I wills be stealing content from wikipedia, oh yeah.
2005 – 2007 Yonah Core Duo – T2xxx U2xxx – [DDR2 & 32bit only] – Z61, T60, X60, D620 Original MacBook – I call this 1st gen
2006 – 2008 Merom Core 2 Duo – T5xxx T7xxx U7xxx SL7xxx, T8xxx X7xxx (extreme) – [DDR2] T61, D630, X300 – I call this second gen
2008 – 2010 Penryn Core 2 Duo – P7xxx P8xxx P9xxx T9xxx SU9xxx X9xxx (extreme) – [DDR2 & DDR3] T400 W700 E6400 – I call this third gen
Intel decided to make things less complicated. They went to change up the names on their processors. These are still using the same ‘Core’ Architecture, but instead of the previous T, U, X, P, naming scheme, they used i3, i5 and i7. There was still celeron and pentium, but I’m ignoring them as you should too.
2010 – 2011 1st Gen Arrandale – These are the only ones w/ 3 numbers after i3/i5/i7, e.g. i3-380m, i5-580m, i7-720m, i7-840qm, i7-940xm
2011 – 2013 2nd Gen Sandy Bridge – Now begins the numbering system after the iX, e.g. i3-3220m, i5-2620m, i7-2720qm
2012 – 2014 3rd Gen Ivy Bridge – Ultrabook come into effect, with a ‘u’ at the end (think undervoltage) i5-3320m, i5-3380m, i7-3610qm, i5-3337u
2013 – 2014 4th Gen Haswell (haslel) – End of the upgrade era, soldiered CPUs, unless quadcore. Hated by many for poorer performance
2015 – 2017 5th Gen Broadwell – Spending $500+ and want something to last awhile? Broadwell is for you. Intel inroduced Core-M processors which are like fanless machines.
2016 – ???? 6th Gen Skylake – Ultrabooks everywhere, Xeon is now in a mobile format which can use ECC RAM.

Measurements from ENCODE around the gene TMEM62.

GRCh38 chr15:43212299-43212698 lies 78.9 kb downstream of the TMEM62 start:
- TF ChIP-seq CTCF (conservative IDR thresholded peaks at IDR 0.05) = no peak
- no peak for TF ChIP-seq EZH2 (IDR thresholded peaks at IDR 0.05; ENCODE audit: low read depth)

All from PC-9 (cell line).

2017 – ???? 7th Gen Kabylake – I literally cant say anything about these because they are fuckton expensive and I’ve yet to get one.
2018 – ???? 8th Gen Coffeelake – Unknown yet, but intel is getting buttblasted by AMD’s ThreadRipper & Ryzen that they are releasing this sooner than expected.
1st Gen Core Duo Dothan are a bit long in the teeth now, due to most having the Intel 945GM chipset in the motherboard, that limts max RAM to 3GB. So even if you had a T7xxx CPU which is 64bit capable, had 2x 4GB modules and installed 64bit system, it would only be able to use 3GB RAM. Also Intel began the whole tick tock development for their processors. Basically tock is new architecture and better performance than the predeccessor and tick is when they do better energy efficiency of the previous chip.
Powerhouses at the time
- ThinkPad T60p 15″ 4:3 IPS UXGA, ATI FireGL 5250 w/ 256MB RAM & Ultrabay battery
- ThinkPad Z61p 15.4″ 16:10 WUXGA, ATI FireGL 5200 w/ 256MB RAM,
- Precision M90 15.4″ 16:10 WUXGA, nVidia Quadro FX 3500m w/ 512MB RAM
- Apple MacBook Pro 17″ 16:10 WSXGA, ATI Radeon X1600 w/ 256MB RAM, & glossy LCD was an option
- Alienware M9750 17″ 16:10 WUXGA glossy, nVidia GeForce Go 7950 GTX SLI w/ BluRay
- Thinkpad T60p 14″ 4:3 SXGA+ 2GHz T2500, 3GB RAM, Win 7 ult 32 bit, ATI FireGL 5200
I really recommend these laptops as a second laptop, these are long in the tooth when it comes to hardware.
Common CPUs – T2400, T2500, T2600, T7200, T7400, T7600
2nd gen Core 2 Duo Merom are a bit better. About all of these can use a max of 8GB RAM, but due to the cost of 4GB modules, you’re better off with 4GB. An 8GB RAM kit will set you back $100. It will be hard to find a system that is mint, though there are quite a few, as companies forget about spares they have. If you do find one or want to do a project, there are quite a bit of these I think are good to use.